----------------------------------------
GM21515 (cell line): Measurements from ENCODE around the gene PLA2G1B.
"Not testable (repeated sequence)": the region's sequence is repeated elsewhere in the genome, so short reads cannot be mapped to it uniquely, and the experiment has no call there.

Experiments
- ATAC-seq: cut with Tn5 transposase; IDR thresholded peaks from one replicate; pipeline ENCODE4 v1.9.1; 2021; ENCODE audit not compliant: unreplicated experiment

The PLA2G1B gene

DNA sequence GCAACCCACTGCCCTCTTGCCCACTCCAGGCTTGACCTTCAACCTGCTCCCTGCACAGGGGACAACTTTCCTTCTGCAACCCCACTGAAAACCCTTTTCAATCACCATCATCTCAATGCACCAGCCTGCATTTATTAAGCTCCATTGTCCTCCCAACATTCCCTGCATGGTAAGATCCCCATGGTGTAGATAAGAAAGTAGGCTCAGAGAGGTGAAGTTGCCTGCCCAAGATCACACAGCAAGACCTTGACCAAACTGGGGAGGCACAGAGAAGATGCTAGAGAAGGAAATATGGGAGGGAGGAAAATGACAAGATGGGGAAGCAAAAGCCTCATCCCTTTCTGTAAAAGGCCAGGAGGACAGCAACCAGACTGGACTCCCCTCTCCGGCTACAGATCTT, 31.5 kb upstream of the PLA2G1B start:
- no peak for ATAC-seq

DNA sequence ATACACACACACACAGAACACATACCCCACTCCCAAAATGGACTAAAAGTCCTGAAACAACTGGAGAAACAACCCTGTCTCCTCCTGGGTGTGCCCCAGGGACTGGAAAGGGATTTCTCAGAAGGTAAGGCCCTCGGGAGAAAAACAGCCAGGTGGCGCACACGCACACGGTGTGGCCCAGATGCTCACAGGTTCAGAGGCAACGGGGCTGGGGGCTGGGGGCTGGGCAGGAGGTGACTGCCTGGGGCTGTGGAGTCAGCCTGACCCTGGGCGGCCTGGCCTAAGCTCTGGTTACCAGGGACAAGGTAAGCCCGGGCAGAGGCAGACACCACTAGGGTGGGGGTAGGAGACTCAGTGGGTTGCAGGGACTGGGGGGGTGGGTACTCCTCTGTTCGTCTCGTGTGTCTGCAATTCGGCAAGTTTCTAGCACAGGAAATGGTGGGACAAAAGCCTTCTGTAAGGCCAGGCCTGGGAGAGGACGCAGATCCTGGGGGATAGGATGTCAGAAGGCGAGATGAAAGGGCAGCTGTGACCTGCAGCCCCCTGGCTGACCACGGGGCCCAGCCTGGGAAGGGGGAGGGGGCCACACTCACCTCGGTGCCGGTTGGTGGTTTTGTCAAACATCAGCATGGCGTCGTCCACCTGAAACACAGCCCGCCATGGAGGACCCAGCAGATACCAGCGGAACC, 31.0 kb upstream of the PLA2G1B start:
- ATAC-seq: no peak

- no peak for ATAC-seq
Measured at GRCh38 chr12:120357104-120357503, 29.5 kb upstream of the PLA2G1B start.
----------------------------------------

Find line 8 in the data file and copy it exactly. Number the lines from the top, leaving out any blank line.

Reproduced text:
DNA sequence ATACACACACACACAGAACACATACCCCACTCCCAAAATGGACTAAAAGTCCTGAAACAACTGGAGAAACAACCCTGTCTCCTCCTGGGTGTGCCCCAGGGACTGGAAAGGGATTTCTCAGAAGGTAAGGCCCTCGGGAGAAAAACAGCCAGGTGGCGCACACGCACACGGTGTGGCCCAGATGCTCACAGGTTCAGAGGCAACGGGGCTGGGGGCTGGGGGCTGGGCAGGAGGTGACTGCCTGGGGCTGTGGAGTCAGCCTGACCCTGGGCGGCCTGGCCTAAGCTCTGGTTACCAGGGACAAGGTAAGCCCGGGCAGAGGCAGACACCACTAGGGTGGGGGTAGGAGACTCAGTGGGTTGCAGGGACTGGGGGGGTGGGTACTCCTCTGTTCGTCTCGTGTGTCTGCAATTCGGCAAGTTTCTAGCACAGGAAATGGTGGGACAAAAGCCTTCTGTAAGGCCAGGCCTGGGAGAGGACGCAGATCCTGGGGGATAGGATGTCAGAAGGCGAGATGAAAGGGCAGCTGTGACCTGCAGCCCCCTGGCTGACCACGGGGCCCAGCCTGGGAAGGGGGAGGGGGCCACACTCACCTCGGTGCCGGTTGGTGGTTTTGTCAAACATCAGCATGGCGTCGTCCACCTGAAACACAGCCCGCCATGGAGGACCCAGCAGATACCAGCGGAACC, 31.0 kb upstream of the PLA2G1B start: